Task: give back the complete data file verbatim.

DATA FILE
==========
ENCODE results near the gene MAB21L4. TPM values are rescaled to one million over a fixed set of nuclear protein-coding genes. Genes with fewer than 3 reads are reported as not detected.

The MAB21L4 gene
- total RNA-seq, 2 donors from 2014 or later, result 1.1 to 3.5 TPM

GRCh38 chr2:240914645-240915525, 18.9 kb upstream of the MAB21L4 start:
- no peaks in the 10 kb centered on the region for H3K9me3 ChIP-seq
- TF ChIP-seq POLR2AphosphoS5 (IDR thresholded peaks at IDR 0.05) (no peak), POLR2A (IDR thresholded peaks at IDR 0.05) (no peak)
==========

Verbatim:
ENCODE results near the gene MAB21L4. TPM values are rescaled to one million over a fixed set of nuclear protein-coding genes. Genes with fewer than 3 reads are reported as not detected.

The MAB21L4 gene
- total RNA-seq, 2 donors from 2014 or later, result 1.1 to 3.5 TPM

GRCh38 chr2:240914645-240915525, 18.9 kb upstream of the MAB21L4 start:
- no peaks in the 10 kb centered on the region for H3K9me3 ChIP-seq
- TF ChIP-seq POLR2AphosphoS5 (IDR thresholded peaks at IDR 0.05) (no peak), POLR2A (IDR thresholded peaks at IDR 0.05) (no peak)